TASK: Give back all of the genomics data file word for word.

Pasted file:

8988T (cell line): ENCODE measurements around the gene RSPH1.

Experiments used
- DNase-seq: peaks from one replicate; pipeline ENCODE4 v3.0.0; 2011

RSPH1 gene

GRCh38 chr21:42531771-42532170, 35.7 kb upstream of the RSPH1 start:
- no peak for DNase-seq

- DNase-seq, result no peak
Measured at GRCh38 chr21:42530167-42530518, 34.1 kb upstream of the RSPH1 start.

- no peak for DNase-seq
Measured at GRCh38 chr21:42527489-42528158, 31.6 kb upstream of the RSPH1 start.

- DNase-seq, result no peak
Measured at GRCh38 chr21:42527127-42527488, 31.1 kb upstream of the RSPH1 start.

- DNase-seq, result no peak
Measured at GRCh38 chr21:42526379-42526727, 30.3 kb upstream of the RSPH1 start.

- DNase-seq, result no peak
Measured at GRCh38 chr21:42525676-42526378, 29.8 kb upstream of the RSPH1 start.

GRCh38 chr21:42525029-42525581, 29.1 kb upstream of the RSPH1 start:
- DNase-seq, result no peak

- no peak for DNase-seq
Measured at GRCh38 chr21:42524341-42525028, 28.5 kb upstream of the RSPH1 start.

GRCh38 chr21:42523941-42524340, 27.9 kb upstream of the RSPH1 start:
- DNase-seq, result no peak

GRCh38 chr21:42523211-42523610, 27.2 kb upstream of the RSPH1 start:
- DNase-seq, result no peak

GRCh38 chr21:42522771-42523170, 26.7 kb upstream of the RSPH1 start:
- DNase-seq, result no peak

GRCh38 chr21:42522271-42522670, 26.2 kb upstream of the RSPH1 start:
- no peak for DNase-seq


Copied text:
8988T (cell line): ENCODE measurements around the gene RSPH1.

Experiments used
- DNase-seq: peaks from one replicate; pipeline ENCODE4 v3.0.0; 2011

RSPH1 gene

GRCh38 chr21:42531771-42532170, 35.7 kb upstream of the RSPH1 start:
- no peak for DNase-seq

- DNase-seq, result no peak
Measured at GRCh38 chr21:42530167-42530518, 34.1 kb upstream of the RSPH1 start.

- no peak for DNase-seq
Measured at GRCh38 chr21:42527489-42528158, 31.6 kb upstream of the RSPH1 start.

- DNase-seq, result no peak
Measured at GRCh38 chr21:42527127-42527488, 31.1 kb upstream of the RSPH1 start.

- DNase-seq, result no peak
Measured at GRCh38 chr21:42526379-42526727, 30.3 kb upstream of the RSPH1 start.

- DNase-seq, result no peak
Measured at GRCh38 chr21:42525676-42526378, 29.8 kb upstream of the RSPH1 start.

GRCh38 chr21:42525029-42525581, 29.1 kb upstream of the RSPH1 start:
- DNase-seq, result no peak

- no peak for DNase-seq
Measured at GRCh38 chr21:42524341-42525028, 28.5 kb upstream of the RSPH1 start.

GRCh38 chr21:42523941-42524340, 27.9 kb upstream of the RSPH1 start:
- DNase-seq, result no peak

GRCh38 chr21:42523211-42523610, 27.2 kb upstream of the RSPH1 start:
- DNase-seq, result no peak

GRCh38 chr21:42522771-42523170, 26.7 kb upstream of the RSPH1 start:
- DNase-seq, result no peak

GRCh38 chr21:42522271-42522670, 26.2 kb upstream of the RSPH1 start:
- no peak for DNase-seq